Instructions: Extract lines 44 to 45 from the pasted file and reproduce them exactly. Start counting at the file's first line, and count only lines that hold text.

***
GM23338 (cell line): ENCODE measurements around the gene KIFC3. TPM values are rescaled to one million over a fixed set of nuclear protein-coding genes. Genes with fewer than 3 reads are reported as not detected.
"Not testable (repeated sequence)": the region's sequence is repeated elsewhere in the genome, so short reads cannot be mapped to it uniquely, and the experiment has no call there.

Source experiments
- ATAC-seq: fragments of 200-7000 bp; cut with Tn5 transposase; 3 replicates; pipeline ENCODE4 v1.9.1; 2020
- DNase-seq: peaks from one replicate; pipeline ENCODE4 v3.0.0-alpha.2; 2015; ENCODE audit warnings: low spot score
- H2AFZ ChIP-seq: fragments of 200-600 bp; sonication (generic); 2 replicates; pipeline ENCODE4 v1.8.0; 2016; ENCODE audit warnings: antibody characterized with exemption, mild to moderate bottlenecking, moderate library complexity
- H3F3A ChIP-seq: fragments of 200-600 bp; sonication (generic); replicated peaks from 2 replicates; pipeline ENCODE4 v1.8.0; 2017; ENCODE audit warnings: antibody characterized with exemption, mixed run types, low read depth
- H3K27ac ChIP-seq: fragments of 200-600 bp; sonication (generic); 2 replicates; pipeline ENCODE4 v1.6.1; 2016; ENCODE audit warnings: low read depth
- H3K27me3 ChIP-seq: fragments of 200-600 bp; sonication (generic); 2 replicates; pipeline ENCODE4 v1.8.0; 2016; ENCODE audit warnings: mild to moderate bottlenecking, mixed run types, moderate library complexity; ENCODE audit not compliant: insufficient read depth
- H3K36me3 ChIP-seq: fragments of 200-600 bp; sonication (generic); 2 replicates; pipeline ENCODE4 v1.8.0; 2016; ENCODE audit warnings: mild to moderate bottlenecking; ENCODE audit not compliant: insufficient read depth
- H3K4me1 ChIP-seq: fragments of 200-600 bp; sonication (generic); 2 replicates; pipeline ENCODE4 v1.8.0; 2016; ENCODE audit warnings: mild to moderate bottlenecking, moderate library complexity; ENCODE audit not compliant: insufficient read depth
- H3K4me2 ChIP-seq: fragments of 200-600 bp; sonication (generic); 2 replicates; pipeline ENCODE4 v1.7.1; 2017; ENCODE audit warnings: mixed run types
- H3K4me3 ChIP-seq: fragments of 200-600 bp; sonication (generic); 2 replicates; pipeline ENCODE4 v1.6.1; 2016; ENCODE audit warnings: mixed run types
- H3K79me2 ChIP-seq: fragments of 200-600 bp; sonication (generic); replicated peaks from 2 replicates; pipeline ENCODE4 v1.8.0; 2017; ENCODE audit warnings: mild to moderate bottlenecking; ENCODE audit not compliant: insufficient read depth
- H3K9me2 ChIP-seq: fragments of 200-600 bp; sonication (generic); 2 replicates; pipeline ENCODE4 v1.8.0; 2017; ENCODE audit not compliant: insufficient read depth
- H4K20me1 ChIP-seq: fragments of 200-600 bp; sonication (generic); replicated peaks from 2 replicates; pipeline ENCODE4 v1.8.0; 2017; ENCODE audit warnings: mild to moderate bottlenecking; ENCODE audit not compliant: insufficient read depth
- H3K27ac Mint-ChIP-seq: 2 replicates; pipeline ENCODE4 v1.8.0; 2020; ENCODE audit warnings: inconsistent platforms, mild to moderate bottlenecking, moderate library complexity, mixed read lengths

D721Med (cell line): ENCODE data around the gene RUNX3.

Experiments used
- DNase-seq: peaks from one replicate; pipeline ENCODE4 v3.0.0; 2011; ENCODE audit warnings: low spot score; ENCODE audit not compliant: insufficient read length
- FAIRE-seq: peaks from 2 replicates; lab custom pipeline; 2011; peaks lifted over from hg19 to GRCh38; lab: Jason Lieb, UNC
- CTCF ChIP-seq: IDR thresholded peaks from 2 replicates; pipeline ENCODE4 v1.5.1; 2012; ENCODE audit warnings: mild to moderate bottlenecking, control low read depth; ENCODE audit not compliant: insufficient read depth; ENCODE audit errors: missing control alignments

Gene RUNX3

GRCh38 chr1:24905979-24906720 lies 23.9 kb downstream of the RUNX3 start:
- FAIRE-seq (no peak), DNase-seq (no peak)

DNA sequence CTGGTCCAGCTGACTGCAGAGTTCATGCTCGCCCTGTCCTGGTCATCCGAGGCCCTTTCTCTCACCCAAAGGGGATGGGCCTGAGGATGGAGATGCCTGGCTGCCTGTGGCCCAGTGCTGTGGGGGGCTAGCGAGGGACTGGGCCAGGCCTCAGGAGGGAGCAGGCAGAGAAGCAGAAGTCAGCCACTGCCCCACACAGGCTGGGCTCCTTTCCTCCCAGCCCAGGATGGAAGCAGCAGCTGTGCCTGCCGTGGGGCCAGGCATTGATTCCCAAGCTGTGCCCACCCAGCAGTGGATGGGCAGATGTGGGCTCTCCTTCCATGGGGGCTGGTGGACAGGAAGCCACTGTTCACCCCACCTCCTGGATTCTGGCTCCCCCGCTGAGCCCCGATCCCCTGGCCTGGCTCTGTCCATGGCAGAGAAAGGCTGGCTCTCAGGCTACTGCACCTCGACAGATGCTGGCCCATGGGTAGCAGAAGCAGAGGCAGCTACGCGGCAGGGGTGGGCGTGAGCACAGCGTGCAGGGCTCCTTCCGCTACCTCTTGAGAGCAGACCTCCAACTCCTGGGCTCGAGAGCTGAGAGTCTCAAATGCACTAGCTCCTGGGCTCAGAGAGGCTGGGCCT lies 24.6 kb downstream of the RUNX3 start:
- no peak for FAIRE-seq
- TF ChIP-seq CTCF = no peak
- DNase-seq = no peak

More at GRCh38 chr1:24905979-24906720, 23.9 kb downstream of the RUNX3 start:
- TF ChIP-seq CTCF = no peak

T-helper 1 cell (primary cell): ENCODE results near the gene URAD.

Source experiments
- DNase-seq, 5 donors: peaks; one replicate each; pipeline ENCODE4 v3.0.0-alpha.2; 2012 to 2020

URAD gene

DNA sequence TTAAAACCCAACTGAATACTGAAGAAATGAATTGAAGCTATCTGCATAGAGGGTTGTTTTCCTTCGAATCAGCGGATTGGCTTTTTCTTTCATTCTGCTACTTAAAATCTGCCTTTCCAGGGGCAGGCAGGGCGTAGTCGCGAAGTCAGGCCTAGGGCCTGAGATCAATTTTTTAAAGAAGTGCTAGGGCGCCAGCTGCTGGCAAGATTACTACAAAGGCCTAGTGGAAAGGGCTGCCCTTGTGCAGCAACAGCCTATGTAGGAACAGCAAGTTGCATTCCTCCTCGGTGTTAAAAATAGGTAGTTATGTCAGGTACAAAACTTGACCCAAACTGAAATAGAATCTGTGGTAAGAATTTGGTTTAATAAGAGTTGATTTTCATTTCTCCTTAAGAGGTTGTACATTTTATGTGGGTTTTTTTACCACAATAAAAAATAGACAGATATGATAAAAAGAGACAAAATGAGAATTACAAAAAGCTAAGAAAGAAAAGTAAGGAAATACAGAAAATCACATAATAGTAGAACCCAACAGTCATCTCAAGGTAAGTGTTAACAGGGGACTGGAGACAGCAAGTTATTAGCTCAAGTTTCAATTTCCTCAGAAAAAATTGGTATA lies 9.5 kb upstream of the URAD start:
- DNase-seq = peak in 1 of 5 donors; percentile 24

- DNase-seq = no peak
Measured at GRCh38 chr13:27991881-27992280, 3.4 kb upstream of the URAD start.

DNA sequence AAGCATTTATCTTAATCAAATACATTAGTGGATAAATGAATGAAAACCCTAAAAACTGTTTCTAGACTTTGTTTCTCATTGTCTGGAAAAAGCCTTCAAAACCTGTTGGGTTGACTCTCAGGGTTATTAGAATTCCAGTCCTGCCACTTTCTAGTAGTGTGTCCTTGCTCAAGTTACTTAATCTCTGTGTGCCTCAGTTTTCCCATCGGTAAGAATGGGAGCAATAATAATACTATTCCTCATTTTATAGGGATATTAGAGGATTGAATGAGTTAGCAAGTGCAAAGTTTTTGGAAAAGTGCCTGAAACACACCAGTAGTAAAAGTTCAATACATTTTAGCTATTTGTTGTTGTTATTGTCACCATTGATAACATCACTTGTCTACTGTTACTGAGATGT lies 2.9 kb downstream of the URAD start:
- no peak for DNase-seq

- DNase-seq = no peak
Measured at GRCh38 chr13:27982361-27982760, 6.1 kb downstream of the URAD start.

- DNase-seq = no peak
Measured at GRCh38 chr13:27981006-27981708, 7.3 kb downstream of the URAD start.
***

- DNase-seq = no peak
Measured at GRCh38 chr13:27981006-27981708, 7.3 kb downstream of the URAD start.